After a long run as the emerging market equity sweetheart, investors may be falling out of love with India stocks.
"Prime Minister Modi's victory last May set the stage for a significant amount of reform optimism and encouraged portfolio inflows," HSBC said in a recent note. Now "India is the most over-owned equity market in Asia by mutual funds," it said, citing EPFR data. It cut its rating on the market to underweight from overweight.
"As other markets become more interesting, India could be used as a funding market," HSBC said.
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Funds had flowed into the market in a wave of optimism after Prime Minister Narendra Modi and his ruling Bharatiya Janata Party (BJP) swept into power promising much-needed reforms. Some of those reforms have hit speed bumps recently, with parliamentary bills aimed at making for businesses to buy land and to reform taxes getting deferred earlier this month.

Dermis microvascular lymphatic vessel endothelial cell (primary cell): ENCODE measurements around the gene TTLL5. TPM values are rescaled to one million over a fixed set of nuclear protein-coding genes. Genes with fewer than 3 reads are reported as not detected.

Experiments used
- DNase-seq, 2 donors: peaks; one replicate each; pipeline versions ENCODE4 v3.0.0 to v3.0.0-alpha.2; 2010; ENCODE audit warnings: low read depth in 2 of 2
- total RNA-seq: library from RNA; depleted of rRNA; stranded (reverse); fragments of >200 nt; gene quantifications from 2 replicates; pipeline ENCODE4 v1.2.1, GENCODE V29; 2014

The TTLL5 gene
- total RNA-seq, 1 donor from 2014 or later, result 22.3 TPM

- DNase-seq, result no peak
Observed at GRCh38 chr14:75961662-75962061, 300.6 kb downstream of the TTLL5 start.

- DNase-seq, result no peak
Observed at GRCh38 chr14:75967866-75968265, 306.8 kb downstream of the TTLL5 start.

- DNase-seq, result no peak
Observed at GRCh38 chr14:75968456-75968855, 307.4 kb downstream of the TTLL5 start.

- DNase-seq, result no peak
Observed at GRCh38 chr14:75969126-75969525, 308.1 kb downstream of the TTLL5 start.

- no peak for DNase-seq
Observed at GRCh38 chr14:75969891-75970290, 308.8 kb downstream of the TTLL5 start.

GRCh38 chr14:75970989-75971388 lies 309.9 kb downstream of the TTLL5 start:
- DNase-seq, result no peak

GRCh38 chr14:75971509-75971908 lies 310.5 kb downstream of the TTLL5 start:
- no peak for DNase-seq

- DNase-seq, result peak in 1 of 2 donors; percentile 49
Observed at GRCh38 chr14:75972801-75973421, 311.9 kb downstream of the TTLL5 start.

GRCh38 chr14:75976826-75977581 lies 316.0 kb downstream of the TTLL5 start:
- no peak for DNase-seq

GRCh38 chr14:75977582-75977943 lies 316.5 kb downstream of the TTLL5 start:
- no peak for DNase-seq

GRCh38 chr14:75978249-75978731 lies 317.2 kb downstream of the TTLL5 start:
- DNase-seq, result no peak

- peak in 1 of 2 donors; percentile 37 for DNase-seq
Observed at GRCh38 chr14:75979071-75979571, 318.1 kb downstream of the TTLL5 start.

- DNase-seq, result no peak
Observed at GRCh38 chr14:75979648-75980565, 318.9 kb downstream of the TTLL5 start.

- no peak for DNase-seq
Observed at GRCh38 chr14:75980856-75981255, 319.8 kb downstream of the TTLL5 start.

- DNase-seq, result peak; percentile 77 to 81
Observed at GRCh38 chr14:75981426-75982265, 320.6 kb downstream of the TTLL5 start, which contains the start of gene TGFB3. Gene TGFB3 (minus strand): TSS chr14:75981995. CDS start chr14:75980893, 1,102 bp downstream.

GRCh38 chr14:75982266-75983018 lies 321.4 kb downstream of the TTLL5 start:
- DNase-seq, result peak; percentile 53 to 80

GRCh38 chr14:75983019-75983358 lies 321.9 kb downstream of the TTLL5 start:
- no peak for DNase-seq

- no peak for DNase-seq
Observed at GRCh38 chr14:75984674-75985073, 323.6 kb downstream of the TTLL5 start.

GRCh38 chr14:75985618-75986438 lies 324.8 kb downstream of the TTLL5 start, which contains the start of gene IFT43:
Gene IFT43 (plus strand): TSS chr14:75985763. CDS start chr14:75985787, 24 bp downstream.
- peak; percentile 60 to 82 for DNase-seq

That may cool some of the optimism of foreign investors whose portfolio flows sent the Sensex surging nearly 29 percent last year, with index shedding around 0.6 percent year-to-date.
The vagaries of portfolio flows aren't the only reason HSBC is looking askance at the market, with the bank also citing concerns about earnings.